Iowa State alumna donates kidney to her Hawkeye-loving brother the week of the big game
Expect a nice day for the Cy-Hawk game. It'll be warm and breezy with a high of 80. Storms are possible after the game. WHO-HD TV, Special to the Register
Some people will go to any lengths to get ahead in the Cy-Hawk rivalry.
Take, for example, Ann Sampson. She is a 56-year-old veterinarian, owner of Scott County Animal Hospital and a retired major in the U.S. Army Reserves.
The Iowa State University alumna grew up in a family of University of Iowa Hawkeye fans.
But she finally found a way to make her Hawkeye-loving youngest brother, Joel Sampson, carry a little bit of Cyclone around with him every day for the rest of his life: She donated one of her kidneys to him Monday morning at Nebraska Medical Center in Omaha.
Joel is a 52-year-old radio advertising and promotions man for iHeartRadio's operations in Pensacola, Florida. He lives with Type 1 diabetes.
About a year ago, his kidneys began to fail. He took dialysis three times a week. Two of his three siblings got tested as possible donors. Ann came up a perfect match.
Joel said he asked the doctors to "squeeze as much of the Cyclone out of the kidney as possible" before they transplanted it.
But regardless of how the football game between the Hawkeyes and Cyclones goes on Saturday, Cyclone Ann has locked in bragging rights over Hawkeye Joel. Forever.
"I was thinking I would just ask him for really big Christmas gifts," Ann said before the operation, "but I think I'll just make him wear Cyclones stuff whenever Iowa and Iowa State play."
The Sampsons' rivalry talk is just for fun. What's really on display here is the love of a tight-knit Iowa family.
"They're all good kids," said their 82-year-old mother, Jean Sampson, who lives with Ann near Moravia on a house on Lake Sundown. "They all made me proud."
Joel was born in Spencer and grew up some in Sioux City before his parents, hotel owners and managers, moved Joel and his three siblings to Macom, Illinois. He came from a long line of Hawkeyes. His mother and uncle both graduated from Iowa.
As a boy, tossing and kicking the football around the backyard, Joel pretended to take plays from former Hawkeyes coach Hayden Fry. He was thrilled when the unranked Hawkeyes upset No. 7 Nebraska to open the 1981 season, which ended with Iowa in the Rose Bowl for the first time since 1959.
"I was a Hawkeye by default, but when Hayden really started to take off, that's when it got in my blood," Joel said.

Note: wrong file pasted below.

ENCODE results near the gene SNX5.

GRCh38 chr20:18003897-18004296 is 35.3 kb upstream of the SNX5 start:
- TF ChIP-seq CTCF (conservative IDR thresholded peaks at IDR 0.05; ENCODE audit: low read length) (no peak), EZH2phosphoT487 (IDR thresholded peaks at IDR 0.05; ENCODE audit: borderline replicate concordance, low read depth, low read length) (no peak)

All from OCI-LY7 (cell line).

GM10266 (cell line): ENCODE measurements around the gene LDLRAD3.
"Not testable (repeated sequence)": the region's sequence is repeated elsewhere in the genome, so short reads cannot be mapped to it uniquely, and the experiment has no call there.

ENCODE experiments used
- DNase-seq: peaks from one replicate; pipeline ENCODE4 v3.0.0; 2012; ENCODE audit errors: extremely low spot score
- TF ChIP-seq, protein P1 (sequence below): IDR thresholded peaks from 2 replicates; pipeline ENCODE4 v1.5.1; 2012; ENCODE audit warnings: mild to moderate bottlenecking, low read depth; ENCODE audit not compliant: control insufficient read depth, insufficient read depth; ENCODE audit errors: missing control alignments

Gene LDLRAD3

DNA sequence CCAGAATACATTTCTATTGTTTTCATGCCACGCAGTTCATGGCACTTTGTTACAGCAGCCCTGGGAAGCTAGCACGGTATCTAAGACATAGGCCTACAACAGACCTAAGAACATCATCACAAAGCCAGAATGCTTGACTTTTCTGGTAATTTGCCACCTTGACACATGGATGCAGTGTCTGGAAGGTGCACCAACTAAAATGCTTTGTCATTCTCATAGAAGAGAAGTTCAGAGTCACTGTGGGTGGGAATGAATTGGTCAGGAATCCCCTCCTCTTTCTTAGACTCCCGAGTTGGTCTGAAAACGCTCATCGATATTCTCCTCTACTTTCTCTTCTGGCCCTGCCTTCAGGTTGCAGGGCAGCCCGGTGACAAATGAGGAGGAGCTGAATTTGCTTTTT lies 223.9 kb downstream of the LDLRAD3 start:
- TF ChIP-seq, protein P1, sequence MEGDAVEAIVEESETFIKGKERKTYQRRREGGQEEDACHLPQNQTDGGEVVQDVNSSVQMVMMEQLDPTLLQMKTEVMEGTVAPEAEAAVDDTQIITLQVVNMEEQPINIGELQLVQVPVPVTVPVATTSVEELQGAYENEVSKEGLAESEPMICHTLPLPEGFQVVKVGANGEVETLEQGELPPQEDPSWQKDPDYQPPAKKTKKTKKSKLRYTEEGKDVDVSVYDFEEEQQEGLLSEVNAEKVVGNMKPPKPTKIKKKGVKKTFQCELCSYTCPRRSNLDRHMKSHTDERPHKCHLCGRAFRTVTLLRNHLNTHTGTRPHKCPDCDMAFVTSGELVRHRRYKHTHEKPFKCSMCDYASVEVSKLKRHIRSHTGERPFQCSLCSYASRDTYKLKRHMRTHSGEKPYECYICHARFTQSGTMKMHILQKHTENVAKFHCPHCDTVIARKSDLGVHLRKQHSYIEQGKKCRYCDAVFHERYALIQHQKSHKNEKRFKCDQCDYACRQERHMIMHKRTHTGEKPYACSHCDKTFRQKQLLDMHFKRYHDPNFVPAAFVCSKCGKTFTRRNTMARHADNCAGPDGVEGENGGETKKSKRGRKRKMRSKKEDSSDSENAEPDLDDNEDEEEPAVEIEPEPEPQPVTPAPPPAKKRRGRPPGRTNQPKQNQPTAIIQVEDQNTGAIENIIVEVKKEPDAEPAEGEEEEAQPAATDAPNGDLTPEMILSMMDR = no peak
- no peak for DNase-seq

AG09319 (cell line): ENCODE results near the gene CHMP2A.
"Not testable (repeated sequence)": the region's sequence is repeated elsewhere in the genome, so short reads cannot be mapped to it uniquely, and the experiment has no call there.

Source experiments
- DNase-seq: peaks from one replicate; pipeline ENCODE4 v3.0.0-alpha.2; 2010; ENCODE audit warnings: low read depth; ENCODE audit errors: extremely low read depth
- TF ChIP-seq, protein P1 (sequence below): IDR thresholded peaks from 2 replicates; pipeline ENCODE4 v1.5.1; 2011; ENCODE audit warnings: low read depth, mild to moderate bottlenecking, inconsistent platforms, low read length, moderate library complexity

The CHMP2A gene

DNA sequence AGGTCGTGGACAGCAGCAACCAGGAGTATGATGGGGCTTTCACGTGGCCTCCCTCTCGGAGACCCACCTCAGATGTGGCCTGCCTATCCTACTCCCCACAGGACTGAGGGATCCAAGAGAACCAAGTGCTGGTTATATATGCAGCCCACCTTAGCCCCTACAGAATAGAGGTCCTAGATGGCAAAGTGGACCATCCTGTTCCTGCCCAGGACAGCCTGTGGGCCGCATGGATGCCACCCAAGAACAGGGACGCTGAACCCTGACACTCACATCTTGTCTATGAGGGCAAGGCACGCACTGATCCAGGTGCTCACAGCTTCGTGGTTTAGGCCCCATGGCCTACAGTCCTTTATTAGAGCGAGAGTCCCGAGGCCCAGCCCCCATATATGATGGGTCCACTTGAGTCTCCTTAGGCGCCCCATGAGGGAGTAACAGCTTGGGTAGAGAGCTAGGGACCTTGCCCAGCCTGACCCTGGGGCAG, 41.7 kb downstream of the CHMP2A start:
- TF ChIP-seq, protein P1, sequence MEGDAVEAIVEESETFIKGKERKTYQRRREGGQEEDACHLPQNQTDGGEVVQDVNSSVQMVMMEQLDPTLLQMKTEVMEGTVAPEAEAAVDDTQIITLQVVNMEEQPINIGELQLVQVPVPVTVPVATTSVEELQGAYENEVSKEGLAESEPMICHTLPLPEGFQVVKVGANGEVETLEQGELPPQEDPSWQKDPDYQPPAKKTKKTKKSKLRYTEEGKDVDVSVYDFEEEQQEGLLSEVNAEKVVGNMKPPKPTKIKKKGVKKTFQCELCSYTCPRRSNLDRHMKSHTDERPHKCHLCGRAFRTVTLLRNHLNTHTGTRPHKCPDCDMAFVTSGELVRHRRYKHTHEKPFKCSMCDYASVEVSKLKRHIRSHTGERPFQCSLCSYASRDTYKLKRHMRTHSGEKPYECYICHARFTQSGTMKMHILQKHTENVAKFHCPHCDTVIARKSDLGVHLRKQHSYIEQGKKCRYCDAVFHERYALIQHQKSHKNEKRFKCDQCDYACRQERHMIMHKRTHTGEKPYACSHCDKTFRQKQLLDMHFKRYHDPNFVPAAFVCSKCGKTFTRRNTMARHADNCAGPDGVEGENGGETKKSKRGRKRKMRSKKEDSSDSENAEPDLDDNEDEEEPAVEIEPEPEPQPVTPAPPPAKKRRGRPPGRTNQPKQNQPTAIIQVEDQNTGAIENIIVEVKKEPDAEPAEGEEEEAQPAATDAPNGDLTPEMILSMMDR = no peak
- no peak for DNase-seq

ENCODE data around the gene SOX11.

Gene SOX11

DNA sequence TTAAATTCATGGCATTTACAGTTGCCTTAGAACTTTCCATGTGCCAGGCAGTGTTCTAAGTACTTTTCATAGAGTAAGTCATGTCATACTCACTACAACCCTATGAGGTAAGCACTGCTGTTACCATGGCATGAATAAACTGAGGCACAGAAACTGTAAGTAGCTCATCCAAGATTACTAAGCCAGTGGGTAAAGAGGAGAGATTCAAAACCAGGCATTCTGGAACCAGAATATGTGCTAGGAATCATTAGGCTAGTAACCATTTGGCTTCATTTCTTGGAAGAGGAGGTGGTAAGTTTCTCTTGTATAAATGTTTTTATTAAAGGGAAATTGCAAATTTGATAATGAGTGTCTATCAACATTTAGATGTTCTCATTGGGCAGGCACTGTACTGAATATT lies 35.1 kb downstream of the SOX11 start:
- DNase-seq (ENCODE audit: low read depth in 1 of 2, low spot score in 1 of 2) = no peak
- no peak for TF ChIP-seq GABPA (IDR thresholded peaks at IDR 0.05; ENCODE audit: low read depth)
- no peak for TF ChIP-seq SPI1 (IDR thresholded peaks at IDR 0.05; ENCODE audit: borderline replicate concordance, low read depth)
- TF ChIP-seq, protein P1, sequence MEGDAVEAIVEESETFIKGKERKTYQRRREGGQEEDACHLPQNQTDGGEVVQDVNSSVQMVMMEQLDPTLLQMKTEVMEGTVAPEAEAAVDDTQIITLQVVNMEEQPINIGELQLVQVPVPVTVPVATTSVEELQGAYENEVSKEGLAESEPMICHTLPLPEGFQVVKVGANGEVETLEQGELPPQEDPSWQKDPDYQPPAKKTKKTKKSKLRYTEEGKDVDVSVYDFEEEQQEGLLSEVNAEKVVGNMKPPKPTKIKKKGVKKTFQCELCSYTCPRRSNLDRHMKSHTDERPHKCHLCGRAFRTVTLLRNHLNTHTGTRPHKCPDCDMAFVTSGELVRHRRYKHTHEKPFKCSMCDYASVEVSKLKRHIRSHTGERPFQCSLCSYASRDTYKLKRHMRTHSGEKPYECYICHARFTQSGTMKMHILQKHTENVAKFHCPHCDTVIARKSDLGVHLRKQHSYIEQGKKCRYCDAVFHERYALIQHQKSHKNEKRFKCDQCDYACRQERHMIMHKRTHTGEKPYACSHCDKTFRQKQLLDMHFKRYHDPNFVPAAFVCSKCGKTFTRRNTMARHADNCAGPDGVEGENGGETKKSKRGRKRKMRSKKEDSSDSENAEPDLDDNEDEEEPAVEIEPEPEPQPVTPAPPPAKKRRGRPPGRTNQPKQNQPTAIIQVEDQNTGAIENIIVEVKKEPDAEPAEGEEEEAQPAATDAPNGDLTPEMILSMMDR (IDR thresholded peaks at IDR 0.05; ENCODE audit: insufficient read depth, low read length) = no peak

Joel tried life as a Hawkeye himself, attending the school his freshman year of college.
"I graduated high school and went straight to Iowa City," Joel said. "I was at the Airliner cooking pizzas and having a good time."
Maybe too good of a time. Joel didn't return for a sophomore year.
Ann was almost a Hawkeye before Joel. She had wanted to be a veterinarian from the age of 6, and though Iowa State is renowned for its veterinarian school, Ann visited the UI campus and talked to an admissions counselor about a pre-medicine course of study.
"The counselor just stopped and said, 'Why are you not going to Iowa State?'" Ann remembered. "And I thought, 'Why aren't I going to Iowa State?' I think it was all part of the Hawkeye brainwashing."
So, Ann went off to ISU and became the cardinal-and-gold sheep in the family.
After leaving UI, Joel took some community college courses and got an internship for journalism. He worked as a club DJ and started his radio career doing weekend fill-ins as a DJ. He worked his way up in the business from on-air talent to promotions and eventually ad sales.
About 10 years ago, his doctor noticed a decline in kidney function. Joel marched on with his career until one day in October 2018, when he was at the airport in Pensacola to meet some people who were in town to do a charity fundraiser.
Joel's cellphone rang. His doctor was on the line with his latest bloodwork. He told Joel to come in for dialysis at once.
Every Tuesday, Thursday and Saturday, Joel underwent dialysis in Pensacola. He also worked as much as he could during the four-hour sessions.
His kidney function eventually decreased to about 5%. He was automatically put on the transplant list for a donor kidney to match. But his siblings wouldn't have it. Those who were healthy enough got tested.
"It was never even a question," Joel said. "That's the kind of family we are."
One brother matched, but Ann was a "perfect match."
"We're a close-knit family," Ann said. "Of course I would give up a kidney for my brother."
Surgeons completed the transplant Monday morning at the Omaha hospital.
"We had to do it in Nebraska because that was a neutral site," Joel joked. "I don't think we went as far as to ask for Pac-12 doctors to do the surgery, but I thought about it."
If all goes as planned, they'll watch Saturday's game at the Lake Sundown house Ann shares with her mother while she and her brother recover from surgery.
Joel, the radio promoter, frames this kidney exchange through the lens of the Cy-Hawk rivalry.
"But, really, the story is about love and family," he said.
Ann takes a broader view.
"If this story inspires more people to consider organ donation, then that's great," she said. "It doesn't matter if you're for Iowa, Iowa State or any team. Organ donors save lives."
MORE INFO: To learn more about becoming an organ donor or to support those in need of transplants, visit www.iowadonornetwork.org or call 515-727-7897.
Register Storyteller Daniel P. Finney grew up in Winterset and east Des Moines. He wrote his first story for the Register in 1993 at age 17. He has stacked paragraphs ever since. Reach him at 515-284-8144 or email@example.com. Follow him on Twitter at @newsmanone or Facebook at @danielpfinney.
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